Honduras' Juan Garcia celebrates with teammate Luis Garrido after scoring against the U.S. during their 2014 World Cup qualifying soccer match at Olimpico stadium in San Pedro Sula

What we learned from Wednesday’s U.S. loss to Honduras in World Cup qualifying

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Final round World Cup qualifying is off to the rockiest of starts, and the disillusionment with U.S. coach Jurgen Klinsmann will surely reach critical mass after Wednesday’s 2-1 loss to Honduras.

Overall, the United States was on its way to managing out a 1-1 draw, which would have been a satisfactory result. But what could have been a routine defensive play in the back fell apart in spectacularly and well …

Here’s what we can take away from the match in hot and humid San Pedro Sula:

Why the loss hurts:

As we’ve said before, a loss on the road in World Cup qualifying is hardly a deal-killer. Nine matches remain, including five at home, where the United States has been next to unbeatable through the last few qualifying cycles.

But the final round qualifying schedule, which fell so unfavorably to the United States, adds pressure. Consider that the United States may well lose its next match road match, at Mexico. That makes the March 22 contest at home (in Denver) against Costa Rica an absolute must have victory for Klinsmann and Co.

Otherwise, the United States could go into final round Match Day 4 with zero wins. That would be very, very bad.

(MORE: Which U.S. men needed to be better)

The bold linecup selection that backfired:

You can’t say Klinsmann is afraid of changes or bold gambits. Lots of them, in fact, especially considering such a short camp to rehearse the adjustments. Jozy Alitdore’s inclusion at striker over the usually preferred Herculez Gomez fell as a surprise.

Same for Eddie Johnson as a starter, once again nominally along the left, as we saw toward the end of semifinal qualifying.  But none of the changes ticked the shocker box like the eye-catching choice across the back line. Klinsmann adjudged that the future was now in making a brave switcharoo: captain Carlos Bocanegra took a seat on the bench as Omar Gonzalez was blooded in the harshest of CONCACAF environments in his first World Cup qualifier appearance.

Gonzalez, of course, just came off his first extended U.S. camp. On Honduras’ goal, it wasn’t so much that Gonzalez was in there; the problem was more about someone not taking charge. Had Bocanegra been there, perhaps communication – so important from the center backs in a flat four defense – would have been sharper and catastrophe could have been dodged.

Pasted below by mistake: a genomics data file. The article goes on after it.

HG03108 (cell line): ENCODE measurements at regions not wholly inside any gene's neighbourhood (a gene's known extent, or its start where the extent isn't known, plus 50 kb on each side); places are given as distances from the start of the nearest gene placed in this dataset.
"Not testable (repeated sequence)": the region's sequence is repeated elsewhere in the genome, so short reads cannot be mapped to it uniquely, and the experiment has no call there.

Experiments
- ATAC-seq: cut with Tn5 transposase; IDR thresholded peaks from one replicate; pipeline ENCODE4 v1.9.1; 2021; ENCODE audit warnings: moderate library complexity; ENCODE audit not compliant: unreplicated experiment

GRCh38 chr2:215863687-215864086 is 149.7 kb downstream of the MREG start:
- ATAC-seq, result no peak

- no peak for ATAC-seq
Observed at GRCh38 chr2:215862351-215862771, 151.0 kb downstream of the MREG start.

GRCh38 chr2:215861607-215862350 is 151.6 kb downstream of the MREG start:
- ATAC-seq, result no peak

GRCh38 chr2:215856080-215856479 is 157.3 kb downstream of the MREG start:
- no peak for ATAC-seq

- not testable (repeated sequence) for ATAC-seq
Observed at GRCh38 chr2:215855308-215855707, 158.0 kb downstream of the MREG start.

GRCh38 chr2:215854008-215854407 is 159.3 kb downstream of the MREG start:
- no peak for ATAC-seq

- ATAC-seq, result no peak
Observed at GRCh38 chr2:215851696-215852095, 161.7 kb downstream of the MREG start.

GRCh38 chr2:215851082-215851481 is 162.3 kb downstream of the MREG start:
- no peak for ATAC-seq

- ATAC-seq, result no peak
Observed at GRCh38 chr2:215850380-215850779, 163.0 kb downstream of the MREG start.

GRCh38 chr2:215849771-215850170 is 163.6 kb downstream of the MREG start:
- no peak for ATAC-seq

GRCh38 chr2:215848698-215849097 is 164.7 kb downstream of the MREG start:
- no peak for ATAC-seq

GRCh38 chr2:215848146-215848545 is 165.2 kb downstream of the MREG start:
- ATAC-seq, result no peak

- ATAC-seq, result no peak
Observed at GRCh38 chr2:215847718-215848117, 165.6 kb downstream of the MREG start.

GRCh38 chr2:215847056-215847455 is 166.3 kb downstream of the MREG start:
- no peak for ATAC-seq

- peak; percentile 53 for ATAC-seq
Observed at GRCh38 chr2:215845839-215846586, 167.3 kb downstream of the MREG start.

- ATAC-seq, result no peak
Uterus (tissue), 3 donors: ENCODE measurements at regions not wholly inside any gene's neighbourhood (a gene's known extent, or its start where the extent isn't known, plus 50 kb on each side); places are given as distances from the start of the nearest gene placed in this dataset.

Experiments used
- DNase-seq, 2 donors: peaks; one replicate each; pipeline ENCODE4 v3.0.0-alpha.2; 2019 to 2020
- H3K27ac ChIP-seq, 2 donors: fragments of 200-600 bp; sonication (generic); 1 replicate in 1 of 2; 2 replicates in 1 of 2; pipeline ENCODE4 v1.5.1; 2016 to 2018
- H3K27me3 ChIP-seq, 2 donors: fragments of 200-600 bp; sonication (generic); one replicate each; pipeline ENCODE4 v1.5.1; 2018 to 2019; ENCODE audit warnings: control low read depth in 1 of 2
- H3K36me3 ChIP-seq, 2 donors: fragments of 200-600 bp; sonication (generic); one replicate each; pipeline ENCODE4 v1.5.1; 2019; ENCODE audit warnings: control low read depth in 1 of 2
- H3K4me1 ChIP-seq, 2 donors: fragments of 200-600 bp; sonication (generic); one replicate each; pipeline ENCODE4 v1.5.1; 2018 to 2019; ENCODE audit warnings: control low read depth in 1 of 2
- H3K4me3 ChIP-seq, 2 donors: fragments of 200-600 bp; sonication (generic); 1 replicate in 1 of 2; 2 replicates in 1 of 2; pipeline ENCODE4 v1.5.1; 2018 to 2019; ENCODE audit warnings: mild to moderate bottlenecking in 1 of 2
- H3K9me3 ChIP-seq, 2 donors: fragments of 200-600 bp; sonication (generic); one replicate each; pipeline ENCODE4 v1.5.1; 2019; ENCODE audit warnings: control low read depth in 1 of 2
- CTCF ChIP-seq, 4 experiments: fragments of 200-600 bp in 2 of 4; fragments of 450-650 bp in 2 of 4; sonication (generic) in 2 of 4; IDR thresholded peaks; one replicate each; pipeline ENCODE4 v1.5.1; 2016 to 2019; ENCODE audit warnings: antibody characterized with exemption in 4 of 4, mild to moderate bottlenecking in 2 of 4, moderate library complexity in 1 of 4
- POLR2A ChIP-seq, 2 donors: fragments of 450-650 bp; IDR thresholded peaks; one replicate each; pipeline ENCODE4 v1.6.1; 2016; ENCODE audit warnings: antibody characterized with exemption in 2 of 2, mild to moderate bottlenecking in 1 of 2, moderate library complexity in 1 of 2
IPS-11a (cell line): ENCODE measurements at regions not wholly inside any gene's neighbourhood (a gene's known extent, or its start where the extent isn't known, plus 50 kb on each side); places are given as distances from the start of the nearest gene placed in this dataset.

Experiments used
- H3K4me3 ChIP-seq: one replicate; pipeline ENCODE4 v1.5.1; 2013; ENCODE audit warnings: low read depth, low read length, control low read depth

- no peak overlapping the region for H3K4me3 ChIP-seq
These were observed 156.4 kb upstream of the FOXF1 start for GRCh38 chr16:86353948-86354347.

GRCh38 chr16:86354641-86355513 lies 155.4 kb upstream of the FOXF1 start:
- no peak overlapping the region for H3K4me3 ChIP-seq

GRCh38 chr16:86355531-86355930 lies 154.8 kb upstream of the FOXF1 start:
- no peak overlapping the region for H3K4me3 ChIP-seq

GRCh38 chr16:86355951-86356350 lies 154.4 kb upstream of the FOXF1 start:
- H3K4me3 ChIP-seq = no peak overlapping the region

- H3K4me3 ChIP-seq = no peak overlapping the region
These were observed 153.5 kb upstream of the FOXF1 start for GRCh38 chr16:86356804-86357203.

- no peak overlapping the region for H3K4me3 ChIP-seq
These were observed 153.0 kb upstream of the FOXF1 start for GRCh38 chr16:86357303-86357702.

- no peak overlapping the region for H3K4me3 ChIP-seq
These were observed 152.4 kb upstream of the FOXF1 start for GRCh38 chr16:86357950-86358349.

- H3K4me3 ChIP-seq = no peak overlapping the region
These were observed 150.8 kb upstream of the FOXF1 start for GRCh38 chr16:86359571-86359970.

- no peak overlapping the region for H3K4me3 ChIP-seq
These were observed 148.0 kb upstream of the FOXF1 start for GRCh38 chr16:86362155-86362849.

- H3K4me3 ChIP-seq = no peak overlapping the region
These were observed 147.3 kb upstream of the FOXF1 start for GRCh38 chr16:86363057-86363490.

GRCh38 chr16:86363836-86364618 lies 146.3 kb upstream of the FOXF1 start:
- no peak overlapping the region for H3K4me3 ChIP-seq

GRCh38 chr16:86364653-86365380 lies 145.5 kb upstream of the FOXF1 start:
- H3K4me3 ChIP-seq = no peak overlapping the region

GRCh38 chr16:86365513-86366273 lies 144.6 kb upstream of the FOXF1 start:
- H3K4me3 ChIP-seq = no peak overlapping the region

(MORE: Discussing the Carlos Bocanegra/Omar Gonzalez switch)

Lots of blame to go around on the winning goal:

Tim Howard is everyone’s hero, but he didn’t do well on the home team’s game-winner. Bottom line there, if the U.S. goalkeeper comes for that ball, he’s as to get it. Period.

Meanwhile, Geoff Cameron needed to clear the danger. Period. Even if Howard was screaming for it – we may know more later after hearing from the U.S. men – no one would fault Cameron for putting that menacing, sneaky little through ball somewhere into urban San Pedro Sula.

And then there was Gonzalez caught ball watching rather than tracking behind the play.

Credit to Honduras’ Oscar Boniek Garcia, the Houston Dynamo jitterbug attacker for his committed work to create that goal. But from the U.S. side, that goal in three words: What a mess.

(MORE: Klinsmann addresses the loss)

The formation:

Klinsmann lined up his team in a modified 4-4-2, with Clint Dempsey and Eddie Johnson sometimes swapping positions, striker for left-sided midfielder.

The United States did a reasonable job of pressing up high, as a unit, which is the only way to make that effective, of course. On the other hand, getting the ball back doesn’t help much if you can’t do much with it.

The U.S. passing out of the back: pedestrian.

The U.S. passing in midfield: uninspired.

Still, strategically, the United was managing out a solid, tactical match in hot and humid conditions. (So debilitating that Klinsmann had used all three subs by the 66th minute.) The visitors sat deep and waited for chances, like the 29th minute hook-up between Johnson on the left and Jozy Altidore, who needed just a little more separation from his defender to get a little better effort on goal.

No, the Americans didn’t create a bucket full of chances, and Honduras had far more possession. But neither did the home team bother Howard often. Well, except for …

(MORE: Missing Landon Donovan. A lot)

Bad defending on the first Honduras goal, too:

We saw shades of USMNT 2012 on the Hondurans first half goal. The overhead kick finish by Juan Carlos Garcia was wonderful, no doubt, and all credit for getting his team back into the match with something truly special. But it should not have gotten there.